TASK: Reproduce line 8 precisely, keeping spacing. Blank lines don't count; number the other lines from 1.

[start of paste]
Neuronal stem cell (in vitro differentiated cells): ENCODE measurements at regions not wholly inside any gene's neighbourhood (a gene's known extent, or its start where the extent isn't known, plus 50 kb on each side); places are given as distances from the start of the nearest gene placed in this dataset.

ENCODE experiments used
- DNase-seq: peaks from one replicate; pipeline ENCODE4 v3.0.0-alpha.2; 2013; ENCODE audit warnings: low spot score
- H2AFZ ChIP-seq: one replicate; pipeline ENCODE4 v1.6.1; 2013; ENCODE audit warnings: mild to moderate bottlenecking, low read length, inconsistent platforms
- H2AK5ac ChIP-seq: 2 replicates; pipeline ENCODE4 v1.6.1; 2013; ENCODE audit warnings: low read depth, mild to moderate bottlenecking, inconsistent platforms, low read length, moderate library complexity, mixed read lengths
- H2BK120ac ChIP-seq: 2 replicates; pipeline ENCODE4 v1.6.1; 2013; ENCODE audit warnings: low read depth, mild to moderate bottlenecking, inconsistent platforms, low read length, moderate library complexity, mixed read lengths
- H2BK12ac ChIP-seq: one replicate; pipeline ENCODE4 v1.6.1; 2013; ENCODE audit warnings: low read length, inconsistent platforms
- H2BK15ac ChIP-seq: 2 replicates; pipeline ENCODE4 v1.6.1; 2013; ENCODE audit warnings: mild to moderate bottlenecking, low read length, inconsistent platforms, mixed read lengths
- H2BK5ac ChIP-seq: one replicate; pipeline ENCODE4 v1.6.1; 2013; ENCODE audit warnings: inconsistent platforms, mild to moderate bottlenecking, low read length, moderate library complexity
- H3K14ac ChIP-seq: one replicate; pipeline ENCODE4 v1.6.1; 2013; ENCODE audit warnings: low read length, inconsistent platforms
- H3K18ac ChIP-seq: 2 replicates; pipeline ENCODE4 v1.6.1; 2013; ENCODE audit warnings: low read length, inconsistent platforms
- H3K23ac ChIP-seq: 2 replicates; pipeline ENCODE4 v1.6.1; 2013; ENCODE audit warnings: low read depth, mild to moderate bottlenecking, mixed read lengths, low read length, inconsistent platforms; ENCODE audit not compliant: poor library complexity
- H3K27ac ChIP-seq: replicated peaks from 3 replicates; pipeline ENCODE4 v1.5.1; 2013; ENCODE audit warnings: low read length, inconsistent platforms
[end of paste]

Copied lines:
- H2BK15ac ChIP-seq: 2 replicates; pipeline ENCODE4 v1.6.1; 2013; ENCODE audit warnings: mild to moderate bottlenecking, low read length, inconsistent platforms, mixed read lengths